Linux Tutorial


Linux Inode

Linux Inode

What is Inode?

Inode is abbreviated as Index Node. As we know in Linux, whatever is there is a file. So, in order to maintain a consistency by treating everything as a file (even the hardware devices). The monitor, hard disk, printer, mouse, keyboard or directories are also treated as files in Linux. The regular files contain data such as text files, music files (mp3, mp4, audio etc.), video (multimedia files ) etc. Keeping aside the regular data, there is some other data about these files such as their size, ownership, permissions, time stamp etc. This meta data about a file is managed with a data structure known as Inode.

Where is Inode stored?

In Linux, file is stored in two different parts of a disk – the data blocks and the Inodes. The data block contains contents of a file. All other information about the file is stored in Inode.

Example1 : Rename a directory dir1 to Directory_1 which is in your current path


Kindly note that Inode number of dir1 will be same as Directory_1. In order to view properties of a directory, use ls –d  command.

Example2 : Prompt for confirmation before overwriting Examine.txt in /tmp directory


This is used while we are taking a backup so that updated file is stored and kept for use.

The input required during the prompted confirmation is:

  • For yes : YES, Y, yes, y
  • For no : NO, N, no, n

When the destination file permission is different than source file, mv –i  command will display the confirmation in following way:

Example3 :Move multiple files in specific directory. ( Let’s say  we have Linux_Lect1, Linux_lect2 and we need to move it to Linux_tuts directory). We have both Linux_lect1, Linux_lect2 in my current path:


Example4 : Take a backup of Destination file “Examine“ before overwriting a file:

Using a mv command  with – – suffix  option we can take a backup of destination file before overwriting .  The destination file will be moved with the specified extension:



–suffix option.


Backup for Examine file is taken and changed to Examine.doc

Example5 : Suppose there are 10 files in directory d1 and we have copied any 8 files in directory d2. Now, we need to copy rest of the 2 files in directory d2.


-u option will perform update only if the source is newer than destination file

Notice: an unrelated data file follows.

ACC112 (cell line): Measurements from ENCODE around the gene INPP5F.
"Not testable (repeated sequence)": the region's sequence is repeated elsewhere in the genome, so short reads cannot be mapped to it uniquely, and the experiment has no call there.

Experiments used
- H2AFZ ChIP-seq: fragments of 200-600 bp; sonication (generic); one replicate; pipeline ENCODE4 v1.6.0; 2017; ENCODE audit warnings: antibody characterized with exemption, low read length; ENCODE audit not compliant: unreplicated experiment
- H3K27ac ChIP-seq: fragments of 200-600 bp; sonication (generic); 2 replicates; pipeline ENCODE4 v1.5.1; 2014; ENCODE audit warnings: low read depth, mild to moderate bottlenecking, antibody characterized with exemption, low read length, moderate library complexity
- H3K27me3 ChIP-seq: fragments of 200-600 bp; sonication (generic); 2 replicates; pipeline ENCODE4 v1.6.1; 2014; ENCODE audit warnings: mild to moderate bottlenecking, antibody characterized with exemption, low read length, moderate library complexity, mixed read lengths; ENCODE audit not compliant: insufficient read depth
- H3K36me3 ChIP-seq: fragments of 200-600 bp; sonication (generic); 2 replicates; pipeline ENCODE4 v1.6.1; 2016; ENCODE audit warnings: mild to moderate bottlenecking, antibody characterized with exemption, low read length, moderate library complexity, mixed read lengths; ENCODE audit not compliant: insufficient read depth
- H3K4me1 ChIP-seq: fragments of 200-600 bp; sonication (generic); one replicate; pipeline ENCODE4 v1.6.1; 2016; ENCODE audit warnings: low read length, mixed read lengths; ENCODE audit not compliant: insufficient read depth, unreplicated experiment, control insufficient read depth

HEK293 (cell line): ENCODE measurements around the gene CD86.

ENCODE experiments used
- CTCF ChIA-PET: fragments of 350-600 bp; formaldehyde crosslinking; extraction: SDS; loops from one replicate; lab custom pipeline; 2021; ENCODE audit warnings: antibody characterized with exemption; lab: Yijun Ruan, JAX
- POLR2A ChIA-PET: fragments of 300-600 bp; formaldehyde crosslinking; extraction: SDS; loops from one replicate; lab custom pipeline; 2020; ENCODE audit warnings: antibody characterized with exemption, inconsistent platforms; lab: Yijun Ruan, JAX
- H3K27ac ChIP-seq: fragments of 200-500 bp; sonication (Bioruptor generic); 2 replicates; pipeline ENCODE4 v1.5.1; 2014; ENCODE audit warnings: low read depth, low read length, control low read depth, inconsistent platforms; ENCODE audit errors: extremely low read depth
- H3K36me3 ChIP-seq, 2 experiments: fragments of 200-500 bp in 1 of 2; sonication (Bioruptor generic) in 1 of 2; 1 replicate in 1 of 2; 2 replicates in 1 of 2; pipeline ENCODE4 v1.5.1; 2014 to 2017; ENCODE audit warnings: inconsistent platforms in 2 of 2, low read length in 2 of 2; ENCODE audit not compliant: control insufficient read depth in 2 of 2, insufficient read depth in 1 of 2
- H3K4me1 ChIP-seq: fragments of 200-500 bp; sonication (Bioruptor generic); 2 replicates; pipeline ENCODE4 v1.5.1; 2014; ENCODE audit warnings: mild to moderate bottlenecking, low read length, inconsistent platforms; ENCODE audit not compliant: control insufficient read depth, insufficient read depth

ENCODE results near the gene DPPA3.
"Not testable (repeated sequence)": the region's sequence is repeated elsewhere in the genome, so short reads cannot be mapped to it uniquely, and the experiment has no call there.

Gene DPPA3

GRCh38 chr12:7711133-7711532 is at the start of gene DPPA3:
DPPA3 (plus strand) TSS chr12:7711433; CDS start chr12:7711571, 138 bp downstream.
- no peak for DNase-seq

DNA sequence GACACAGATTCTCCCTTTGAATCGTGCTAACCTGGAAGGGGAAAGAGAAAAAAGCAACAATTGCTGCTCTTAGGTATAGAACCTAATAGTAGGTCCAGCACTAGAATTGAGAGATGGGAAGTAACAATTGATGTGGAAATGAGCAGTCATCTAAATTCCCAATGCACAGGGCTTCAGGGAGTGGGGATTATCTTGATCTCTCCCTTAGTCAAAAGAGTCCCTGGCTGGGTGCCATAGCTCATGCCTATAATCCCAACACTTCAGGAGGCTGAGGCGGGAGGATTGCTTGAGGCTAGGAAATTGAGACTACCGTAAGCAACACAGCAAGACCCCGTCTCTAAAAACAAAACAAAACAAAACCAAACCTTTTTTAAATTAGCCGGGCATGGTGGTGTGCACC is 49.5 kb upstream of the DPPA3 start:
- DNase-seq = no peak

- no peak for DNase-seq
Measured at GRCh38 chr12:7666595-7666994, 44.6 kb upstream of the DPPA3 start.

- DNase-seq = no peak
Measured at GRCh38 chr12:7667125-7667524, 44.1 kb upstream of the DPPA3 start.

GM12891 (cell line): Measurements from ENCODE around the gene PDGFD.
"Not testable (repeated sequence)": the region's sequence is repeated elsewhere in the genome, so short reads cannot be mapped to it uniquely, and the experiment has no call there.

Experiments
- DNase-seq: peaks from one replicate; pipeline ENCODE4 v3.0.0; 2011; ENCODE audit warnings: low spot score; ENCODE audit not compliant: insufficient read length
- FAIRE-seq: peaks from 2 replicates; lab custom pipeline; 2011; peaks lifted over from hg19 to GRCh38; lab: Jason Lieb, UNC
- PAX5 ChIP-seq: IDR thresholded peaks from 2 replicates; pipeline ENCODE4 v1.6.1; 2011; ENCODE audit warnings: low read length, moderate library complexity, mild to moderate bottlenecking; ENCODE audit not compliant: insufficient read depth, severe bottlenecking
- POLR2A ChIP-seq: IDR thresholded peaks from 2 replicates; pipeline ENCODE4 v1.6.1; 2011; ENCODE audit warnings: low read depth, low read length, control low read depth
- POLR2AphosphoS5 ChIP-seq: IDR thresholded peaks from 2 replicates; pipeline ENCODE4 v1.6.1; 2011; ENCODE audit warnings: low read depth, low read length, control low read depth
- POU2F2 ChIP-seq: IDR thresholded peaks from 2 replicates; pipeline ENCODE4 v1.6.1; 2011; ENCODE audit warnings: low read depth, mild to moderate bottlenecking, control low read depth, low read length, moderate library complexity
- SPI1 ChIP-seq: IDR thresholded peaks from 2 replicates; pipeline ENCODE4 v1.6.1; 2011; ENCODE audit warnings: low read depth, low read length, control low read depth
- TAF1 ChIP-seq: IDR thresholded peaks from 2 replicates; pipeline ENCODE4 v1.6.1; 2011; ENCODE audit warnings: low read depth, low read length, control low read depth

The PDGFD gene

Linux ECHO Command

Linux ECHO Command


Usage of Linux ECHO Command:

This command is very important command widely used in bash and c shells. It is used to display a line of text/string on standard output or a console.


Example1 : Input a line “Hi, this is my session 2” and display on standard output.


Example2 : Declare a variable x and assign its value let’s say 30. Then, echo its value i.e. print value of x.


Example3 : Print statement “ I Love Linux” with no space using echo.

Explanation: Usage of \b as backslash interpreter.


Example4 : Print all words of a string keeping one word in each line. Lets take string as “I Love Linux”.

Explanation: \n is used as next line interpreter.


Example5 : Print all files and folder in current path using echo command (an alternative of ls command).




Linux CP Command

Linux CP Command


Usage of Linux cp Command:

This command is used to copy one or more files from source path to destination path.


Example1 : Make a copy of file into same directory.


  • Creates a copy of “originalfile” in present working directory. The copied file will be named as “newfile”.
  • Be very cautious while running the above command. If in case any file named as “newfile” exists in the same directory, it will be overwritten without confirmation prompt. This is the default behavior of cp command.
  • If you want to be prompted while overwriting a file, use interactive option (i). For example : # cp –i originalfile newfile. If “newfile “  exists , you will be prompted as: